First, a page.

On visual AI and stealing

There’s plenty of misconception on the Internet regarding AI that composes images – how it works, whether it steals existing art, and will it replace human artists. One group most affected by the misconceptions seems to be image creating artists. It’s natural, human behaviour to react with hostility to things that we don’t understand and we think can harm us (in this case make us redundant). It’s perfectly natural and worth acknowledging. What’s not worth acknowledging is the lack of effort to understand the problem. Since you’re on this page, naturally you’ve decided to make the effort. Enjoy, then, as this article aims to clean up a few common misconceptions.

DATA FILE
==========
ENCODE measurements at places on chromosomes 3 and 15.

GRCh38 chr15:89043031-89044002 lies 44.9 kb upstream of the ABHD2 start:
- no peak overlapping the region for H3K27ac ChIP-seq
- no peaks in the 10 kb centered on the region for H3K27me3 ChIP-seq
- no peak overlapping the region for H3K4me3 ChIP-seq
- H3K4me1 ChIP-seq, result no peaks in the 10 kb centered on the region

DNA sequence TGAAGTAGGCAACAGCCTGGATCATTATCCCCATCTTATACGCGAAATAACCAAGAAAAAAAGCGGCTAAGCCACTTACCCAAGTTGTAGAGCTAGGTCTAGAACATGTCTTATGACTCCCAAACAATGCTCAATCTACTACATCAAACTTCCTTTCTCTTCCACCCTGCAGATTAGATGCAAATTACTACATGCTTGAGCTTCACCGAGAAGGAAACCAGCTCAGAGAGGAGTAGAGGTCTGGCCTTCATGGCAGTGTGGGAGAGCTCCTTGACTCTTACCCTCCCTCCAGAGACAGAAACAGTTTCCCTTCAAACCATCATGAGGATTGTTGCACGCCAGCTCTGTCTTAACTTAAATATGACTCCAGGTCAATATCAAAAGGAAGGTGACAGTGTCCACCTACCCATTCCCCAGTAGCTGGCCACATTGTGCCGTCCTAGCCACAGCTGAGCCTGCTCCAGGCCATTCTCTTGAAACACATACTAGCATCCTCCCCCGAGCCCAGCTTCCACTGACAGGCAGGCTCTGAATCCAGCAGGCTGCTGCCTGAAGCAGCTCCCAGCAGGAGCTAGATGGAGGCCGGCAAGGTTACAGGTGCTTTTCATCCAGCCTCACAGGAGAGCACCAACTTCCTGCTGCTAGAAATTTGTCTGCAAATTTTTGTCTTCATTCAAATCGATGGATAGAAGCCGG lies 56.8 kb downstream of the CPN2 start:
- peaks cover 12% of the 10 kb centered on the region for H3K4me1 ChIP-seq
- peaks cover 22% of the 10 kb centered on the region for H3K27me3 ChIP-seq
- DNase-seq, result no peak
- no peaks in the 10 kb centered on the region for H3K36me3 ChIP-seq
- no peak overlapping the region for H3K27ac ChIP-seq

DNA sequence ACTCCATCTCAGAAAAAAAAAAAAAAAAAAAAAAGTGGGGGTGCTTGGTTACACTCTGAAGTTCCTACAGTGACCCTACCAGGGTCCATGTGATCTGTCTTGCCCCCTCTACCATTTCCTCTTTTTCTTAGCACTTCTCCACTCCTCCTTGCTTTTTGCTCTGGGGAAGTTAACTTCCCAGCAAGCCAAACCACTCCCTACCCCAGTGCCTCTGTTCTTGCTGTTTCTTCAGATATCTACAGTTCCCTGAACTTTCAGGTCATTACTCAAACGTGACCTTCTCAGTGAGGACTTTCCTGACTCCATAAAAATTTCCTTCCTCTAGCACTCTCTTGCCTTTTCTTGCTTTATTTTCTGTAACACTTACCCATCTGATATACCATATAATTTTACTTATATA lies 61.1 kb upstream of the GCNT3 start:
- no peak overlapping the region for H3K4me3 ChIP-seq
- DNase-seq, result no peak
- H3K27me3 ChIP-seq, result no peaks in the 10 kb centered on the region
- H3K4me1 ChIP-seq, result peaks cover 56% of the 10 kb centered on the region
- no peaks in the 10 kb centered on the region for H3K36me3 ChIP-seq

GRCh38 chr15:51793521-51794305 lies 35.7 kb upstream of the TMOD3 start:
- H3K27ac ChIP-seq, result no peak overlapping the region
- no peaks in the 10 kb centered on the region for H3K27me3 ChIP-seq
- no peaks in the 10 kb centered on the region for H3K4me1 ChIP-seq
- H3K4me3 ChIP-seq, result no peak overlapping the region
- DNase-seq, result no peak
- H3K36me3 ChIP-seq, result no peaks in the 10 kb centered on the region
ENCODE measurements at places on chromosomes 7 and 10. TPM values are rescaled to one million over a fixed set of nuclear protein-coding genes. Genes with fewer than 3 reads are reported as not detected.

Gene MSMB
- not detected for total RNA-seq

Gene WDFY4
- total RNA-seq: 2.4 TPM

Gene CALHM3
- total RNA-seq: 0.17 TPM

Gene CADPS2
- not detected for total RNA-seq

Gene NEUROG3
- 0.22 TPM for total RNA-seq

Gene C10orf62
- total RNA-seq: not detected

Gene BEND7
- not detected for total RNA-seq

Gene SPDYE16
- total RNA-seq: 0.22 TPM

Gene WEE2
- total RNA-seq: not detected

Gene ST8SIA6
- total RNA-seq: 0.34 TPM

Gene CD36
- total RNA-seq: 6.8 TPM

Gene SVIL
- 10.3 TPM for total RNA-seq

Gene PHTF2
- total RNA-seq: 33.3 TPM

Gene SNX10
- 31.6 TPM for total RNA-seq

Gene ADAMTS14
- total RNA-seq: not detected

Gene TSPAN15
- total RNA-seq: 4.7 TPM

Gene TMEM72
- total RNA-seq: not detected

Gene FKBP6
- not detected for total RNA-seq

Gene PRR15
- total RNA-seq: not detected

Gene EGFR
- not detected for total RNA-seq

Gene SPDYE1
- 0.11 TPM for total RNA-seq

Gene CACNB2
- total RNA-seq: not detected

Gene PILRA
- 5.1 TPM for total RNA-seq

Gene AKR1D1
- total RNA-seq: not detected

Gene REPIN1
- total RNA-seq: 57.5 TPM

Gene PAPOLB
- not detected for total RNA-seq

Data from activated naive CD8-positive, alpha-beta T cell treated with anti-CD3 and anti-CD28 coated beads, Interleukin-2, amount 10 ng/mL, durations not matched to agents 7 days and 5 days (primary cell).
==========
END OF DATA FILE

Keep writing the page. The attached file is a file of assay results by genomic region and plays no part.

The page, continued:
How an AI learns

Basically, all the inferring, thinking and having reflections in AI is done as multiplying big matrices. Current neuroscience seems to support this theory. Imagine – all your hopes, dreams and thoughts – basically boil down to voltages and impulses of your brain, or – in case of computers – digits in neatly packed matrices (a table with numbers). You can disagree – but it won’t change the reality. In mathematics you can define such operations as adding two tables to each other, or multiplying them. You can then construct more advanced operations, such as power function or derivation or integration.